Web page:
I had to think long and hard about these writers, but was finally able to come up with why these specific five are awesome! I’m not doing a numbered list this time; instead, I have listed them in order by their last names. I’m listing past and present writers, as two people on this list are deceased. With that disclaimer, here we go!

Octavia Butler (22 June 1947 – 24 February 2006): Octavia Butler is still one of my favourite authors, even years after her untimely death. She was a science fiction writer, earning multiple Hugo and Nebula awards for her many excellent books. She was also the first science fiction writer to earn the MacArthur Fellowship, which is nicknamed the “Genius Grant.” I have all of her books, and I think it is time to pull them off of the shelf and give them a re-read! I usually go five years between re-readings, so that the stories are somewhat fresh. One can never have too many books, I think.

Harlan Coben: I happened upon this author when I was browsing the shelves of a bookstore that sold or traded used books. I was looking for some Jonathan Kellerman and Patricia Cornwell books, and since books were listed by genre and alphabetical order (by last name, of course), I saw Coben’s name just ahead of Cornwell’s. The title of one book caught my eye, so I took it along with the other selections that I’d already made – very glad that I did! I love a good mystery / psych-thriller, and his writings are perfect. He sprinkles funny lines in his tales, similar to Stephen King, and does quite well at throwing in unexpected twists that might keep most people guessing until the last page. I don’t think that I have all of his books yet, but I’m certainly working on it!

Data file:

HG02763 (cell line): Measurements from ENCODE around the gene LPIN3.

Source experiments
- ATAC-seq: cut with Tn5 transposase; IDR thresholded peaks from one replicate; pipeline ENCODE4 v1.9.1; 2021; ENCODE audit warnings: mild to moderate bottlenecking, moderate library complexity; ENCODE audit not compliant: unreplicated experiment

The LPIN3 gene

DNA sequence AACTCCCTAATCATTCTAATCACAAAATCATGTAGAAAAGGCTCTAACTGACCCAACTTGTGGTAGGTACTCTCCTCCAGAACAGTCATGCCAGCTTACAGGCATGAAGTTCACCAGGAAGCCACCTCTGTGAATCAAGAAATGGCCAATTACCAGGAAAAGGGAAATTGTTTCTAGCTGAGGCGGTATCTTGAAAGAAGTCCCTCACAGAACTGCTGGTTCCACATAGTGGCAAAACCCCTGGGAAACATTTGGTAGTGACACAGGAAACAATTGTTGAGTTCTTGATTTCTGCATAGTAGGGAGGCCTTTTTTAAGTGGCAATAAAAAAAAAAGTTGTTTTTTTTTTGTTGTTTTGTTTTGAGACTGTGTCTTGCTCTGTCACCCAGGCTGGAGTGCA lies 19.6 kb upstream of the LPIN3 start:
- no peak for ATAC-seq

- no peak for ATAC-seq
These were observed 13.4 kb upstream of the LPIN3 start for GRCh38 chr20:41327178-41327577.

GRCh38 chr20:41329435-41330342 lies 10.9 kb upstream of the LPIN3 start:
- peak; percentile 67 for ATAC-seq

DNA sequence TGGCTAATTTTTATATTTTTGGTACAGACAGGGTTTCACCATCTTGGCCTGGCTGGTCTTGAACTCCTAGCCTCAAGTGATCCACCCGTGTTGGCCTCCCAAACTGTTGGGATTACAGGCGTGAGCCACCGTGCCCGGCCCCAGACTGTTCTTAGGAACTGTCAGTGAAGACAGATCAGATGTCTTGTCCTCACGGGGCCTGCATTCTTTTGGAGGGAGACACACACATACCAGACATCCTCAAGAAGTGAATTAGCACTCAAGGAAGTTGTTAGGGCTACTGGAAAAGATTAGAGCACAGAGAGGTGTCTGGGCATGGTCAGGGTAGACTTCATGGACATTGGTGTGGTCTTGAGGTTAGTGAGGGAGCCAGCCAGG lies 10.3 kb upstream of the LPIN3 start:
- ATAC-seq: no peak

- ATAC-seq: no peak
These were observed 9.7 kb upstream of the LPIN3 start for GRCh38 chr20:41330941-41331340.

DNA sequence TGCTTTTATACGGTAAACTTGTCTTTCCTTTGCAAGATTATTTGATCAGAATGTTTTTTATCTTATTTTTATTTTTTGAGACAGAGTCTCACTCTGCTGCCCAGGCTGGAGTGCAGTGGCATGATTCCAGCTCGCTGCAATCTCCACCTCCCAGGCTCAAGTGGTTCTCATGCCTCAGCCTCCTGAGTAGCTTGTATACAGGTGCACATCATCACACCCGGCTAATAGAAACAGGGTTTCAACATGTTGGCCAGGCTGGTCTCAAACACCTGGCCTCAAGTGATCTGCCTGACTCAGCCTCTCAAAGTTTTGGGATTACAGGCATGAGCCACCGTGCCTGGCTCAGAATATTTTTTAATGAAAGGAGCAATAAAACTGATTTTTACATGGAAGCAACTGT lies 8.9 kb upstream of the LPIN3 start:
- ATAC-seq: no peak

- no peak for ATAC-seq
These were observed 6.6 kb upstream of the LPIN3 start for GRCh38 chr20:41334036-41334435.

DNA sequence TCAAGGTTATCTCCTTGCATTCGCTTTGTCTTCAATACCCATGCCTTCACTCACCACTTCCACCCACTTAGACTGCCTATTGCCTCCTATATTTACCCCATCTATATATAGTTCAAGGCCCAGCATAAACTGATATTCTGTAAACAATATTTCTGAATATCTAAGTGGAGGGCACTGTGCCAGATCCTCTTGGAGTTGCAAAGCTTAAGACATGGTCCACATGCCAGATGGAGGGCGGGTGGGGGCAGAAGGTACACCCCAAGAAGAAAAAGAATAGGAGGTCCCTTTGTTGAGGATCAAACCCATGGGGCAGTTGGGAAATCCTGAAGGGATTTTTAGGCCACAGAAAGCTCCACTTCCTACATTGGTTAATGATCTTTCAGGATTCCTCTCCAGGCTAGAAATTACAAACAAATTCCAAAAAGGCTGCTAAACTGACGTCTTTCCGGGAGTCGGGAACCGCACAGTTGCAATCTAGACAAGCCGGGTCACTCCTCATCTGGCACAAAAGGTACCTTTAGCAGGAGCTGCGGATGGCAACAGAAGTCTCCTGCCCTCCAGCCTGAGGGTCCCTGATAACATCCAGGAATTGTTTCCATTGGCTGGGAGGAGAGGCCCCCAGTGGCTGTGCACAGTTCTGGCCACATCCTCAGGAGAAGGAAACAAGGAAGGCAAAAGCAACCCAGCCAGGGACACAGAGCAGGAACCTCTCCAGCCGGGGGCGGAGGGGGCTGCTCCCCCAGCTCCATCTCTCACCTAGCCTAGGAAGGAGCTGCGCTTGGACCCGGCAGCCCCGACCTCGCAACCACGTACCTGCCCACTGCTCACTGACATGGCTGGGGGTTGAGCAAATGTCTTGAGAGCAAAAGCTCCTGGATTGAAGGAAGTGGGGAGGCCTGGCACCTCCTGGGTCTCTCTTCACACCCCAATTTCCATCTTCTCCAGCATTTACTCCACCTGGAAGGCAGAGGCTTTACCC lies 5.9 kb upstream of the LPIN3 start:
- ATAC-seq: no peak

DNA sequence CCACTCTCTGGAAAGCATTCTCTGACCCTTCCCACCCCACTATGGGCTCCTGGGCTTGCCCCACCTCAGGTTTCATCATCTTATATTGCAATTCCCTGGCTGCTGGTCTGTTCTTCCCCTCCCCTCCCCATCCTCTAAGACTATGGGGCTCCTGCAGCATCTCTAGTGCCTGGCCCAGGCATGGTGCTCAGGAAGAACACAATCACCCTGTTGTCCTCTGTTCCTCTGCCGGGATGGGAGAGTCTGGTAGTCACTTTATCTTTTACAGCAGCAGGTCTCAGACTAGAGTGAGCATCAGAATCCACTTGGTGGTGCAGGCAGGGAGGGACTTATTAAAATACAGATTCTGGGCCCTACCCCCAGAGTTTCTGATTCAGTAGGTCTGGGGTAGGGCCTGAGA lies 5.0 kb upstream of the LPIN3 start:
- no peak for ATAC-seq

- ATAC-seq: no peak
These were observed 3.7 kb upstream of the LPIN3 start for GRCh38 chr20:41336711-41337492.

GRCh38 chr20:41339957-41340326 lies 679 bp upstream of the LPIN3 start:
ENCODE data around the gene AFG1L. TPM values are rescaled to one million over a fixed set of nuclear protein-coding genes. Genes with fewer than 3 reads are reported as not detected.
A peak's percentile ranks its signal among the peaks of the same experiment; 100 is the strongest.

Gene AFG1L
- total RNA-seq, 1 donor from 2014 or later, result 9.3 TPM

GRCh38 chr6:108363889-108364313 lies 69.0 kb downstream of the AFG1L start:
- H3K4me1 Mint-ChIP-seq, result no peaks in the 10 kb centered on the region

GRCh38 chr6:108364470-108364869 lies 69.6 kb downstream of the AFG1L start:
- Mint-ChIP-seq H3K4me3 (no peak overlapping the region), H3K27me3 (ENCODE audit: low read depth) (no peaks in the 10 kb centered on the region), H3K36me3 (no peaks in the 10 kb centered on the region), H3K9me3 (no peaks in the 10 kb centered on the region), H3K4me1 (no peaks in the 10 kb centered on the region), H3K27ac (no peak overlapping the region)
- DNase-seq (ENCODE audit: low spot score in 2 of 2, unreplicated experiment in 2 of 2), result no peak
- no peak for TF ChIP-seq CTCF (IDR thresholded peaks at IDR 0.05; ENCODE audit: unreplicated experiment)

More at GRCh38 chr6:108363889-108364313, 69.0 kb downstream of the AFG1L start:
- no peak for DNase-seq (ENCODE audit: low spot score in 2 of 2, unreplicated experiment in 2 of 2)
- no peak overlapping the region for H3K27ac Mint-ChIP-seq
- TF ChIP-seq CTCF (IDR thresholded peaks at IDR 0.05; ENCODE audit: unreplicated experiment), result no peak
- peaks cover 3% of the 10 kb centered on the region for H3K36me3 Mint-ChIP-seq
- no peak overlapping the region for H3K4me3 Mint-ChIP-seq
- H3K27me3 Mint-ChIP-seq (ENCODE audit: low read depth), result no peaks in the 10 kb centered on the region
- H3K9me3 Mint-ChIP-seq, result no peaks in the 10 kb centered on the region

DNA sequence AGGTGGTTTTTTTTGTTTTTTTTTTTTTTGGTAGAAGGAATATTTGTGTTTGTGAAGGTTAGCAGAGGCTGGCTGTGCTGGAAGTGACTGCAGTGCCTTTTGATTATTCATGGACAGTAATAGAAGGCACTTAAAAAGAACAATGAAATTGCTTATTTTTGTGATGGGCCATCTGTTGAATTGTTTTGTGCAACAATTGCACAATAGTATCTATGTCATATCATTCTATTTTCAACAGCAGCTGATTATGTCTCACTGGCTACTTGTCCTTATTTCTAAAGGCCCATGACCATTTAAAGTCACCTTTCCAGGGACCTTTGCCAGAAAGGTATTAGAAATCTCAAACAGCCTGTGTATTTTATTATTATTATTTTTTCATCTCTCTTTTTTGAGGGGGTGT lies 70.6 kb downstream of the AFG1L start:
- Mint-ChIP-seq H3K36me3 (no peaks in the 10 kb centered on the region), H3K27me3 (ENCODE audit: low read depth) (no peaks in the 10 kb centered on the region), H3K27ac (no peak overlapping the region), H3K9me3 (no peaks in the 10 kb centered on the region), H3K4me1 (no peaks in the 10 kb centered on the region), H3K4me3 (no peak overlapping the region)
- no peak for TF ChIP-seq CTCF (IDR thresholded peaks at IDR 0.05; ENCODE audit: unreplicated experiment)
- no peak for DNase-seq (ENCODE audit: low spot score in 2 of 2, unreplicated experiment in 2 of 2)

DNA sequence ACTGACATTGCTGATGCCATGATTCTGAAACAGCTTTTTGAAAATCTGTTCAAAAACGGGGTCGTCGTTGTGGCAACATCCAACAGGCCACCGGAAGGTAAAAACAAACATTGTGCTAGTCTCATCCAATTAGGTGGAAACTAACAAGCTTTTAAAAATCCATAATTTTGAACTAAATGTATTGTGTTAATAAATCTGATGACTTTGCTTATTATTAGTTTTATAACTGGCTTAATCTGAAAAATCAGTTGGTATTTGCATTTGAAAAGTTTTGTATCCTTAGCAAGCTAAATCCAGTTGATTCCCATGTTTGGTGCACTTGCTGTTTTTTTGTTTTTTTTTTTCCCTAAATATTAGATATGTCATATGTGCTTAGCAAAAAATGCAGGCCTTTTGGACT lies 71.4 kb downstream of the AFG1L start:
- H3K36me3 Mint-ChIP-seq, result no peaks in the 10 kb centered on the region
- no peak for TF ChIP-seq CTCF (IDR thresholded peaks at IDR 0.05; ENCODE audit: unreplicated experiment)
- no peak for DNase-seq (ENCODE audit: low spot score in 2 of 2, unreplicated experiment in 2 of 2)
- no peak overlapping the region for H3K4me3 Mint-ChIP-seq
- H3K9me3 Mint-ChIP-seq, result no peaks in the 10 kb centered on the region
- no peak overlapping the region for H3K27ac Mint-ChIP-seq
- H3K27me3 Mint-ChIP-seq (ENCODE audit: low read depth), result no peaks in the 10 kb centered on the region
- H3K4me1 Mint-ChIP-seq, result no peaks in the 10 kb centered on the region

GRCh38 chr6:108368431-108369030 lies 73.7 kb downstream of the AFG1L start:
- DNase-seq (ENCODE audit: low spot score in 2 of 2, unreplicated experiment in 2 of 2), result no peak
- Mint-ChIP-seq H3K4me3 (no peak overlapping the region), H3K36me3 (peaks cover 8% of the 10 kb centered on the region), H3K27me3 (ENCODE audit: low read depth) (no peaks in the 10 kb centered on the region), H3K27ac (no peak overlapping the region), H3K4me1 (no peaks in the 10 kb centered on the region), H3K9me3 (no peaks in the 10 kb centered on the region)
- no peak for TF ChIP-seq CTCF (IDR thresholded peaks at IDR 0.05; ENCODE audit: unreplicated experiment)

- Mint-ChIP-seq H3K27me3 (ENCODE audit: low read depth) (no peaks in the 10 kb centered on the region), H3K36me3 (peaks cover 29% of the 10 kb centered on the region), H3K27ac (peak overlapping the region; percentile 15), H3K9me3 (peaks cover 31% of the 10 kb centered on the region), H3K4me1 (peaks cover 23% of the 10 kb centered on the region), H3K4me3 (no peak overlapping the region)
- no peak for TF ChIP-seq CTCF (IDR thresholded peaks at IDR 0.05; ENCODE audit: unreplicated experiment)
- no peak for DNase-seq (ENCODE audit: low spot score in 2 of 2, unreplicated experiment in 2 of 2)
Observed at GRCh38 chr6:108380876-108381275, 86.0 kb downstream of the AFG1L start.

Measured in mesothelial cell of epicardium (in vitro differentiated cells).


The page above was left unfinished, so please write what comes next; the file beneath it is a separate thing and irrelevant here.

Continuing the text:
David Gemmel (1 August 1948 – 28 July 2006): David Gemmell was a phenomenal writer, and I enjoyed his books immensely. His untimely death in 2006 almost spelled the death of a series he was in the middle of working on; fortunately, his wife was able to do it justice and complete the works under a joint authorship. She did quite well, I have to say! I have all of David’s books, and again, must pull them off the shelves and give them another go – starting with Legend, of course.

Stephen King: Stephen King is the author whom I’ve been reading for most of my life. I think that the first short-story of his that I read was the one about the little toy soldiers that come to life and kill the head of a company. I was eight when I read it, then was re-introduced to his writings in 6th grade. He slowly overtook Piers Anthony and V.C. Andrews during my junior high years, and then firmly established himself as my favourite author for close to seven years. It was around that time that I was introduced to this next author’s writings by a close friend.

Dan Simmons: I had finished reading Octavia Butler’s Kindred and was talking with a friend about good sci-fi novels. He had just finished reading Hyperion and was starting on The Fall of Hyperion, so he lent me the first book – I was hooked from the first page! When I went to the local bookstore to look up what else he had written, I was pleased to see that he wrote horror and mystery novels as well. In fact, he has won multiple awards, including the Hugo, the Bram Stoker, and the Locus, to name a few. I have most of his books, if not all of them…and, I have a tattoo of the Shrike. It’s just fitting, for me!